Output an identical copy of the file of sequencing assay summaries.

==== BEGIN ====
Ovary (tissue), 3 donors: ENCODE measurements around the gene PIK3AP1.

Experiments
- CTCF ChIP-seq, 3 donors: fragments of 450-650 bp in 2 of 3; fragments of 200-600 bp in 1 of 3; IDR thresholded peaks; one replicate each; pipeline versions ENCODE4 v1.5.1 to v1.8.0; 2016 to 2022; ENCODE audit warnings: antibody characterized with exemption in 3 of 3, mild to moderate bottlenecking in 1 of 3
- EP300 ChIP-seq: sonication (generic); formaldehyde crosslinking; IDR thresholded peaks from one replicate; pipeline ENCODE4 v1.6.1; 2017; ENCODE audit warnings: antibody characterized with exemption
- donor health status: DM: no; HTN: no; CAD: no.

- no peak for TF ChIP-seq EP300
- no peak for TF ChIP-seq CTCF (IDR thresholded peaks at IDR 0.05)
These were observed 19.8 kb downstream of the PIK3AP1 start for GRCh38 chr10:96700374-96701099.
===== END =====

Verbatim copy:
Ovary (tissue), 3 donors: ENCODE measurements around the gene PIK3AP1.

Experiments
- CTCF ChIP-seq, 3 donors: fragments of 450-650 bp in 2 of 3; fragments of 200-600 bp in 1 of 3; IDR thresholded peaks; one replicate each; pipeline versions ENCODE4 v1.5.1 to v1.8.0; 2016 to 2022; ENCODE audit warnings: antibody characterized with exemption in 3 of 3, mild to moderate bottlenecking in 1 of 3
- EP300 ChIP-seq: sonication (generic); formaldehyde crosslinking; IDR thresholded peaks from one replicate; pipeline ENCODE4 v1.6.1; 2017; ENCODE audit warnings: antibody characterized with exemption
- donor health status: DM: no; HTN: no; CAD: no.

- no peak for TF ChIP-seq EP300
- no peak for TF ChIP-seq CTCF (IDR thresholded peaks at IDR 0.05)
These were observed 19.8 kb downstream of the PIK3AP1 start for GRCh38 chr10:96700374-96701099.